“What do I love about Portugal?”: One sentence… 500 words
“What do I love about Portugal?” is a question that I get asked over and over again, and to which I give a different answer over and over again.
As a Travel and Food Blogger, who spends his time visiting foreign countries, tasting all kinds of different cuisine and listening to people saying what makes their own country the greatest, I need to be very creative when it is my turn to say what I love about Portugal. What I have written below is the answer I gave, when asked this very question at a recent Travel conference.
So, I was asked to speak about Portugal and what I love more about it…Well… This is what I could come up with…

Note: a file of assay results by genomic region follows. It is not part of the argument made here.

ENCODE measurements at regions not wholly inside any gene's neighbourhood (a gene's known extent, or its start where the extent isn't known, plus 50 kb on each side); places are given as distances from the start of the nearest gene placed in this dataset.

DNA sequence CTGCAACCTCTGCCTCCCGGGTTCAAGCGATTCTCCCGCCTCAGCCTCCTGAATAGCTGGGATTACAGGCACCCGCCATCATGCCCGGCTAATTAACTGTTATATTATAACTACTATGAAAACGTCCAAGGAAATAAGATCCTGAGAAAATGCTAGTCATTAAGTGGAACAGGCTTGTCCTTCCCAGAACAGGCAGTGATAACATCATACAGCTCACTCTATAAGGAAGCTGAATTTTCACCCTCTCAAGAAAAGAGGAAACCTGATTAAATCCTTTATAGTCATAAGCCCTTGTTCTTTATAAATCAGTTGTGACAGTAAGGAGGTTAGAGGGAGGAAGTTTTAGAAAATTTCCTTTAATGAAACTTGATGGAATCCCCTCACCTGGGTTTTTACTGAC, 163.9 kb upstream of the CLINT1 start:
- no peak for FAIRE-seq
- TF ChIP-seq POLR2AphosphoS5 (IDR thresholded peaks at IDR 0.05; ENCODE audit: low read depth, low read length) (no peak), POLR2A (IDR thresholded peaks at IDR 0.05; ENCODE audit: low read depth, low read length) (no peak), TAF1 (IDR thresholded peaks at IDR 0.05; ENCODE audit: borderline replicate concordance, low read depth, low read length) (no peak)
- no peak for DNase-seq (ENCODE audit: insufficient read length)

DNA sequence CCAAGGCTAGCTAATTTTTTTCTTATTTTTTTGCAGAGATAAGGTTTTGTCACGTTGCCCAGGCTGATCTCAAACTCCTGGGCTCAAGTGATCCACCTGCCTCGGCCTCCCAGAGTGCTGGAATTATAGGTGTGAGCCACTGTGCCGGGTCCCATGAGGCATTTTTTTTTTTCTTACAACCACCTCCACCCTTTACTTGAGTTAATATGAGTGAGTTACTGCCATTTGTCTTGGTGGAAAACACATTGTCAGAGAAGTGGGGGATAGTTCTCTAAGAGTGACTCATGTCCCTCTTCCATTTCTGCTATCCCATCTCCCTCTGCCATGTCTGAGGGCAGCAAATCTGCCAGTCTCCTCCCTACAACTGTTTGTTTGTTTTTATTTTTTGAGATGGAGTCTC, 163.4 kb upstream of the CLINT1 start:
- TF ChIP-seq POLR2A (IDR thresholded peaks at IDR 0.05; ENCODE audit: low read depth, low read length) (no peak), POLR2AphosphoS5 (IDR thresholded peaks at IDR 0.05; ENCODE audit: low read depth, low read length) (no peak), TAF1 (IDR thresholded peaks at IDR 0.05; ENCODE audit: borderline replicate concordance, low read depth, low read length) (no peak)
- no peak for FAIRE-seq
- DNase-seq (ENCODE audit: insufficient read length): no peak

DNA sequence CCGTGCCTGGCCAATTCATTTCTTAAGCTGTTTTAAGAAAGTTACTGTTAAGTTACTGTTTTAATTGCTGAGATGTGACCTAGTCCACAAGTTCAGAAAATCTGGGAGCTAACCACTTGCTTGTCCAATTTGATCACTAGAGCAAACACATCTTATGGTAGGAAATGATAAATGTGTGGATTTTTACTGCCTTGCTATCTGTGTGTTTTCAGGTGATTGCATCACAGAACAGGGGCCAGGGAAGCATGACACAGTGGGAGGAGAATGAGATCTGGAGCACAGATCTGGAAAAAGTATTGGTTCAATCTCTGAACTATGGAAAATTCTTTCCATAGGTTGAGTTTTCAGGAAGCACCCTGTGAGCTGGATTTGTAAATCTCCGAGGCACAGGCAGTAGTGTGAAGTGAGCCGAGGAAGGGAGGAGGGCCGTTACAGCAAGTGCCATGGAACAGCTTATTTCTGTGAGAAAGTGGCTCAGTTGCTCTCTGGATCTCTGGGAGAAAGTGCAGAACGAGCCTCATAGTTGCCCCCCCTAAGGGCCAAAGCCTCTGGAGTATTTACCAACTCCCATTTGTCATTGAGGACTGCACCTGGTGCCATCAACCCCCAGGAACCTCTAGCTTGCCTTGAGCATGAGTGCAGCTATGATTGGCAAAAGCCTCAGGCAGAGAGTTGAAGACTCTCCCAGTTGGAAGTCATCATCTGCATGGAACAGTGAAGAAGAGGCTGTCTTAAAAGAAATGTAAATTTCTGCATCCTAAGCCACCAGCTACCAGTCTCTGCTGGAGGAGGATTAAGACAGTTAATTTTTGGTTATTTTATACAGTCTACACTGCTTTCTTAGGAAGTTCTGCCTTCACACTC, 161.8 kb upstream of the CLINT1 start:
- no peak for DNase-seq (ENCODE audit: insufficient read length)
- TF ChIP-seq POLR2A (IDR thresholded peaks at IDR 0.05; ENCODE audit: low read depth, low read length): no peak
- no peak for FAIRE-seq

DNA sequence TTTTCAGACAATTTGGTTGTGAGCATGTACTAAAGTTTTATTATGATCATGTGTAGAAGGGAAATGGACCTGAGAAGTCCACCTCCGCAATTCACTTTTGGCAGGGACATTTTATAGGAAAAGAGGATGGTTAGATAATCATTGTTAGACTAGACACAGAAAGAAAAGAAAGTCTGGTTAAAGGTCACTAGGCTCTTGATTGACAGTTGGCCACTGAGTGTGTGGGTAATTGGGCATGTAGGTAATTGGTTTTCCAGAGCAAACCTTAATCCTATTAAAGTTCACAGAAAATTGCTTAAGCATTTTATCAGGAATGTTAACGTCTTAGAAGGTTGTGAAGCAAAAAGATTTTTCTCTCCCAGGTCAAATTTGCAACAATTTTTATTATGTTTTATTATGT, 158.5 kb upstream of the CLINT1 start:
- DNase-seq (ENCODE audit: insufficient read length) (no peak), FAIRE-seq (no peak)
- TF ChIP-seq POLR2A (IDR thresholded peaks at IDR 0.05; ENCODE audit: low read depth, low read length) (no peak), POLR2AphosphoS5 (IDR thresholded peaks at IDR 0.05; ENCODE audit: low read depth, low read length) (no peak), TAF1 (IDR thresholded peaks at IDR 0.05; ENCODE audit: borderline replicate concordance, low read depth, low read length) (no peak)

I love to dream that I was once a great Portuguese Discoverer and that the whole world was under my command, to think that my sailing ship is still moored outside waiting for me, to know that Portugal is neither part of Spain nor a province of Spain, to wake up to 300 days of bright sunlight and think that I will have an espresso and a Nata pastry for breakfast, to get out of bed and put my comfy slippers on (the ones that my grandmother handmade for me), to go to the window and say hello to the baker who has just delivered a bag of fresh bread to the neighbour, to hear some Fado by Amália on the radio and sing out loud “É uma casa Portuguesa com certeza”, to look at an Azulejo panel and think that Fernão Mendes Pinto was the first European to make contact with the Japan, to read a poem by Pessoa and think that “normal” is such an overrated word, to walk down the wooden stairs of an XVIII century building in Lisbon knowing that once upon a time the Earls and Dukes made the same journey every morning, to admire the unique patterns of the Portuguese Calçada boardwalks, to meet the old-timers for a quick Ginginha, to read the football newspaper and argue with the old-timers over a couple more Ginginhas, to wonder which fish I am going to eat for lunch, to discard that thought and reckon that I will have Bacalhau instead, to walk the streets of Alfama and realizing that this is where real Lisboners live, to think that it was the Portuguese who introduced chillies to India, thus enabling the Indians to invent curry, to look at the red corrugated roof tops of the inland Portuguese villages and think that they resemble the waves of the Atlantic Ocean, to know that half of the Europeans wear shoes made in Portugal, to say hello to the Mayor and tell him that he needs to fix the leaking fire hydrant in my street, to know that the Portuguese are known for being able to resolve any complicated situation using the simplest and cheapest of methods possible, to hear the sounds of the bells and the screeching yellow trams, to kiss the sunshine of the southern planes every time I drink red wine of the Alentejo, to know that we are the only country in the world that catches bulls by their snouts and by their horns, to remind myself how cheap and cheerful Green Wine (Vinho Verde) really is, to explain to an Englishman that it was a Portuguese Queen by the name of Catherine of Braganza that introduced the noble art of tea drinking to the British, to know that Portugal has more seashore than inland borders with Spain, to go for dinner at a Tasca and have a seafood dinner with wine for under 10 Euros, to speak Insha’Allah as did the Moors or to use Latin just to make my case stronger, that onion, garlic and olive oil are present in almost every Portuguese dish, to cry when I hear the melancholic tunes of late night Fado and think that there is no translation for the word “Saudade”, to open a bottle of the finest Irish or Scottish whiskeys anywhere in the world and knowing that the cork on the top is Portuguese, to know that in the summer I can eat fish cooked on charcoal in the street every day, to go to bed knowing that I can do all this tomorrow all over again… And again…
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